Fifty years ago, when liberalism in politics was beginning to raise its head in New South Wales with some prospects of success, and some prophetic sentiment of the future that was before it, the enthusiasts of that day would have thought it strange if they had been told that the beginning of our second centennium would have witnessed the' necessity for a vigorous effort to preserve freedom. And yet so it is. We unfurl again to-night tho flag on which is inscribed freedom of trade, with a regretful consciousness that a large and powerful organisation of our fellow-colonists exists, determined, if they can, to trail that banner in the dust. There has never been a cause in the world so bad that it has not enlisted some good men in its support, and I am not here to-night to disparage the intellectual competence or the moral conscientiousness of those who think that the beneficial range of freedom is limited, and that as applied to industrial operations it is a curse. But this I will say, that those who attack freedom in any of its applications have the whole burden of the argument resting on their shoulders. THE LIBERTY OF MAN. The long otory of human effort, as we have it from the first dawn cf civilisation, is one continuous tale of tho effort of man the slave to become man the free. Think of the inspiration that has run through all those centuries, that has touched the noblest spirits of so many climes, so many countries, and so many creeds! Think of the soldiers who have spilled their blood, and have wished it more for the sacred cause for which they died! Think of the prisoners who have counted the weary hours of solitude in lonely cells, crying out "0 Lord, how long?" Think of the martyrs who have been taken to the scaffold and the stake ! Think of the orators who have passionately exhausted themselves in appeals, at one time to the tyrant, at another time to the slave ! Think ofthe poets who have turned their scalding tears into burning words ! and then ask whether it is for us to disprove that freedom is a blunder. Surely we have reached a stage in the world's experience when we may lay it down as a rule that the presumption is alwayß in favor of liberty, and when the burden of proof rests on those who proclaim that liberty is a mistake. There are such even in this year of grace. There are those who think that liberty of thought is a mistake, that liberty of speech is a mistake, that liberty of the Press is a mistake, that liberty of worship is a mistake, that liberty of vote is a mistake. To-night, however, we have to deal, not with the whole army of enemies to liberty, but only with those who are hostile to liberty as applicable to man in his industrial capacity. There is a large party of persons in this colony eager for the next general election, who say: " Ob, you may think as you like, you may speak as you like, you may write as you like, you may vote as you like, you may worship as you like, but you must not trade as you like." THE FREEDOM OF INDUSTRY. Now, why this exception to the law of liberty ? What ia there exceptional in industry, and the interchange of the products of industry, which puts it so out of rapport with freedom ? It rests, I say, with those who assert the exception to prove it. Why should man, the industrial, do better in fetters than out of them ? We are told seriously that if some percentage is taken off his individual effectiveness this will bring about a generally better result. Make tho raw material dearer, make the cost of machinery greater, and limit the market for the output, and the most magnificent national results will follow. That is the doctrine against which we are called upon to organise and protest. That is the doctrine, wrapped up in fallacies, baited with the prospect of personal plunder, and spiced with personalities and accusations of class selfishness, which is being as a propaganda in all the towns and villages of this colony. The people are to be persuaded, if possible, that the same law does not apply to the nation that applies to the individual; that it may be good for the citizen, as such, to be industrially free, but that it is better for him to belong to a nation that is industrially fettered The artisan may be quite right in going to the cheapest shop, but the shopkeeper is not right in buying for him in the cheapest market. He may be right in selling his labor to tho employer who will give him the highest wages, or his commodity to the buyer who will give him the highest price ; but the merchant ought not to be free to export that commodity to the best market the world offers, because there may be manufacturers in the colony who want that commodity as the raw material of their trade, and who insist on their right to have it cheapened to them by a restraint on its exportation. What is true of nations, we are told, is also true of these separate colonies in the Australasian dominion, and our farmers are taught that the true law towards their neighbors is that of revenge and retaliation, and that it ia not only their right, but their intereßt, to damage producers across the border as much as possible. Now, surely, we may find some comfort in the thought that it ia arguments like these that we have to meet. We can look on our banner and Bee that word "free"—that little word of four letters, but with euch a world of meaning, and such a human history behind it—and feel thankful that we are not marching to the cry of " Industrial restriction for ever!" How could we Bhape our mouths to say " Down with freedom ?" How could we step to the tune " Australians never shall be free ?" No : we have got the right; word, we have got the right thing, we have got the right thought, wo have got the right policy, we have got the right inspiration. There are many puzzles in this world, many complications, many entanglements : but in all perplexities the advantage is immense »o get a firm grasp of great principles, and the man who has once got a vigorous comprehension of the meaning of freedom, Bhould hold to it amid all the confusion of controversy with as unrelaxing a grip aB that with which the drowning man clings to the lifebuoy amid the heaving of the swell or the blinding foam of the Burf. He has got hold of that which will carry him through. In holding faat to the principle of freedom in its application to commerce, we have got a principle which must triumph. We live in a time when there ia much confusion of thought, much crossplay of interests, and the very severe trial through which the colony has passed has added to the difficulties of the situation, because bo many persons fail to trace the hard timea to the true cauae. Freetrade, which haa greatly helped to carry ua through the trouble, ia by many held reaponsible for it; but better timea are now in prospect, and, if we only hold fast to freedom, we shall give freedom tho chance of showing what it will do for us. THE COLONIAL FIGHT. And now, quitting for a moment the realm of general principlea, let ua take a survey of the question as it presents itself to our own colony and in our own day, and see what the field of operation is. It is half the battle to know what ia the enemy's plan, what is the range of his artillery, what are to be the points of his attack, and how that attack is to be beat met. In such a reconnaissance we shall note that the Freetrade position is being attacked on three principal points. In the first place, we are met by those whose argument is mainly fiscal, and who contend that ad valorem duties are the easiest to impose, and the most fruitful in their operations, and who, having proved that, think they have proved everything. To them there is but one object in taxation, and that ia to raise money, and they shut their eyes to every other consideration. They ask no questions, and they refuse to listen to any representations aa to whether these taxes lead inevitably to great cheating, whereby the dishonest gain at the expense of the virtuoua; whether they press unduly on the raw material of industry, and so put our producers at a disadvantage; or whether they fall with more proportionate severity on the poor than on the rich, and thus ease the strong at the expense of the weak. They can see but one thing at a time, and that ia, that with a population on the whole well to do, a tax of 10 per cent,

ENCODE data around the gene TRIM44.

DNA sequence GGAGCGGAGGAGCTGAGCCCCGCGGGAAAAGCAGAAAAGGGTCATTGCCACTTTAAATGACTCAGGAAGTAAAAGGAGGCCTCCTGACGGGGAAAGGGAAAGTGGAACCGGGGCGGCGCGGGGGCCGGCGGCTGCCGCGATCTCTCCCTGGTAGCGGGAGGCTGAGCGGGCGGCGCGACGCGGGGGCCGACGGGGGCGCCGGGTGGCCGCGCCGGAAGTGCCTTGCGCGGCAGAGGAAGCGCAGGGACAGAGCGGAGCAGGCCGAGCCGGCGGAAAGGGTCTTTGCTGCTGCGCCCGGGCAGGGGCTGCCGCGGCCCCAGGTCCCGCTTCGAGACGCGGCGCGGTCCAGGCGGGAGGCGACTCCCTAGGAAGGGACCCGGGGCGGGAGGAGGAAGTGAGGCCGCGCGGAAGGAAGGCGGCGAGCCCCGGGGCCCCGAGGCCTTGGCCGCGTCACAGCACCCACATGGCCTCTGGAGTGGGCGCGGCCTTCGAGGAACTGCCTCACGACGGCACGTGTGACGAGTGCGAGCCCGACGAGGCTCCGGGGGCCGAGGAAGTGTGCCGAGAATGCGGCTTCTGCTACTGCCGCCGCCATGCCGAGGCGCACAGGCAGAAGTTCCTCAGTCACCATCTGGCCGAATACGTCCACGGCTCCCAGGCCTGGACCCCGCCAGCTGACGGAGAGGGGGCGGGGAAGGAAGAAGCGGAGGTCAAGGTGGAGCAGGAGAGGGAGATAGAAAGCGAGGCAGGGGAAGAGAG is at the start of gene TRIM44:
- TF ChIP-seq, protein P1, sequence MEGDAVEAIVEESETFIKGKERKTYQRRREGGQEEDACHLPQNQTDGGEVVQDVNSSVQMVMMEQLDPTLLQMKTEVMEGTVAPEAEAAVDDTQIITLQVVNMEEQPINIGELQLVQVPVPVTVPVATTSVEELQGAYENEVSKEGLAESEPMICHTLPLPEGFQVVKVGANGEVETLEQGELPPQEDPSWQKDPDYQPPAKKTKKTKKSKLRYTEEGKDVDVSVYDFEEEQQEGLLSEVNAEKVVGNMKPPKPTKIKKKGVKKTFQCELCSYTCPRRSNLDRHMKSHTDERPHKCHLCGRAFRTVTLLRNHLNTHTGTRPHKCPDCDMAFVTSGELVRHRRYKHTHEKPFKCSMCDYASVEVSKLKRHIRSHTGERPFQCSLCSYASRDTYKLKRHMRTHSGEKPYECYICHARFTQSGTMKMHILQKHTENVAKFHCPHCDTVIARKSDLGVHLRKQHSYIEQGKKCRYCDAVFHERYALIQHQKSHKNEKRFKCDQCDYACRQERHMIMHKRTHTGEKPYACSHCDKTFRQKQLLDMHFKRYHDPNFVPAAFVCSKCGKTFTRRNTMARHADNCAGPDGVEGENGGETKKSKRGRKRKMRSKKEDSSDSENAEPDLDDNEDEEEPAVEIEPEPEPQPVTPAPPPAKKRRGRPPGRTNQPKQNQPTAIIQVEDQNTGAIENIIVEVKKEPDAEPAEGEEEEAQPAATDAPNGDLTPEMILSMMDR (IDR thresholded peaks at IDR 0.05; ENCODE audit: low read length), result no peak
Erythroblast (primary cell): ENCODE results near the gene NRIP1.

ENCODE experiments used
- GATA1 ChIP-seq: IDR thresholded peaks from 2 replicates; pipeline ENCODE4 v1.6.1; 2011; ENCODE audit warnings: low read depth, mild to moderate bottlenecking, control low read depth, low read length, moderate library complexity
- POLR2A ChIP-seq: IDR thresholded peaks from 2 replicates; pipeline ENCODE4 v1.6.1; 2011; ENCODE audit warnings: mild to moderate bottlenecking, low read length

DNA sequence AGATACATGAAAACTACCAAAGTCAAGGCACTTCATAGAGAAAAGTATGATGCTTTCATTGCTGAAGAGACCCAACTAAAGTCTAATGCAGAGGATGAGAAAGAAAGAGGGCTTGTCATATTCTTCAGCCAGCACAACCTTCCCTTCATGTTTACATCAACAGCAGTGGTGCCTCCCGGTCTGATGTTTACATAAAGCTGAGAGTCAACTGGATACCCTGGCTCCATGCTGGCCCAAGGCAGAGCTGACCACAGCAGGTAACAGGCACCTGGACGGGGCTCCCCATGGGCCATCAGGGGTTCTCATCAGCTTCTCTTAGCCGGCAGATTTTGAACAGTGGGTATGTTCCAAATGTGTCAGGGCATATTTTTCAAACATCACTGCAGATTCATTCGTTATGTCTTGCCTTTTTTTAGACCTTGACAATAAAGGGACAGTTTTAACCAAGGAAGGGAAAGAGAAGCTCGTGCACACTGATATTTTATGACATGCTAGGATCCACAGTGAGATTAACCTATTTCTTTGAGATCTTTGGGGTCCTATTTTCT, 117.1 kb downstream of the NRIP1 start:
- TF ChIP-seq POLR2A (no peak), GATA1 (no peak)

all round would bring in about a million a [ year. They say, if you want a million you | can get it in that way ; get it, and ask no questions. That is exactly the maxim of despotism; use force, and silence all complaints, Justice is nothing, policy is nothing; revenue is everything. THE CREATION OF WEALTH. Then a second brigade advances to the cry that Protection is the means of creating I wealth, out of which new wealth there would be more profit for capital, higher and steadier wages for labor, while prices would not be raised. Nobody pretends that the individual workman can, by any contrivance, be put into a better position by being personally Lampered. Nobody pretends that the world as a whole would do better industrially if the conditions of exchange were made more unfavorable. But though looked at from the personal and cosmopolitan point of view, it is admitted that freedom is a gain. We are told that an intermediate view gives an opposite result, and that the effect on the nation is different from the effect on the individual, or the effect on the whole world. If a nation limits its trade, then, we are told, the nation will be, and must be, a gainer by it. And when we come to face this argument, we find that it is one of words only, and not of substance; for, as soon aa wo press for a proof that the nation as a whole will gain, all the proof we are offered is that certain favored classes will gain. But how do they gain ? Obviously only by selling to their customers, and if these customers are unwilling customers, and are simply forced by law to buy, then the gain is raised by taxation, levied on the consumers, and the effect is very much the same as if a special income tax were levied on the buyers. But the appeal ia a very strong one to those who would visibly gain by Protection, and the policy adopted is the artful one of representing to tho sufferers that they share in the advantage. Looked at as a broad principle, it is seen to be impossible that wealth can be created by putting impediments in the way of that industry by which wealth is made. But by keeping principles out of sight, and putting interests in the foreground, and by a perpetual and ingenious shifting of the Jights of the phantasmagoria, a succession of advantages is shown to the favored classes, by which the dark part of the picture is kept out of sight. international jealousy. The third quarter from which opposition to Freetrade comes is that of international jealousy, for, the different colonies of Australasia, destined some day to be politically united, are treated as if they were to be indefinitely antagonistic, and as if a part at least of their prosperity were to be secured by keeping down the prosperity of their neighbors. The cry is raised that we must keep out the foreigner—that is, the Victorian, the South Australian, the Queenslander, and the New Zealander. There can be no satisfactory prosperity for New South Wales until these neighbors are denied a market in Sydney; they have protective tariffs against us, and it is a national obligation on our part to pay them out. It is a point of honor as well as a duty to our own producers, to show that we are sublimely capable of revenge. This argument also appeals very strongly to certain classes ; but its efficacy for conviction depends on keeping out of sight the recoil of the revenge. A man may hit very hard, and yet hurt his own knuckles at the same time. A nation may shut out the foreigner, and imprison itself by the very act. The foreigner would not have come in if he had not been welcome ; for all commerce is a mutual transaction, and there cannot be buying without a seller, or selling without a buyer. Still, when the passions are roused, it is not so difficult to conceal a part of the truth, and when people are excited by a sense of injury they are often provoked to a retaliation by which they injure themselves more. THE CRY FOR REVENGE. This pleading for revenge has been most effective in our country districts, and had a great deal to do with the return of Protectionist candidates at the last election. Yet the rural producers, though irritated by the stock tax and the maize tax, might learn from the present experience of their Victorian brethren that in Australia protection to a rural industry never can be permanent. The local demand is so limited that it can soon be overpassed, while under any federal system of common tariff intercolonial interchange makes intercolonial protection an impossibility. In America the farmer has never had Protection, and he has never asked for it, because it was simply impossible to give it him. lu his homo market there was simply no foreigner competing with him. In Victoria the attempt was made to establish what is called all-round protection, and the small farmers were hoodwinked JDto believing that they were to share in the general advantage ; and for a short time, and until they produced enough to supply the local requirements, they did gain, though, of course, at the expense of the consumer; but they have overpassed that limit and have become exporters, and now they are filling the welkin with their cries. But they have experimented and suffered to some purpose if they have taught the farmers of New South Wales that it is a delusion to suppose that rural industry in Australia can ever be permanently protected side by side with manufacturing industry. Nothing better for the disillusionising of our own rural Protectionists could have happened than the agitation that is now proceeding in theneighboring colony. Government bounty, out of an overflowing Treasury, the farmerß may possibly have as a compensation, but permanent protection it is beyond the power of the tariff to give them, and they are simply being deceived when they are taught that it is. THE THREE ATTACKS ON FREETRADE. Now, if we look back at the three arguments by which Fieetrade is being assailed, wo shall see that the argument for ad valorem duties—that it is so easy—ia an appeal to indolence ; that the argument for protection of manufacturing industries—that it will benefit the artisan and his employer ia an appeal to class interest; and that the argument for protection to the farmer, because it would pay out Victoria, is an appeal to the passions. Human nature being what it is, these three appeals are very powerful, and we cannot conceal from ourselveß the fact that many persons have been led astray by them; but then human nature has its good as well as its bad side, its strong as well aB its weak Bide, and these arguments may all be successfully met by counter appeals to the intelligence, the selfreliance, and the patriotism of the people. We must not for a moment suppose that our cause ia lost because in times of excitement or depression the true issue has been confused, or because half the question h»8 been taken for the whole. There ia sure to be a reaction against hasty conclusions from incomplete data, and as Freetrade is as sound as a national policy as it is as an economic theory, we must never permit ourselves to believe that those who have been beguiled into half-views of the truth will be unwilling or unable to find their way back. We must advance to the contest with confidence, not only in our arguments but in our fellow-citizens. OUR LEADING INDUSTRIES.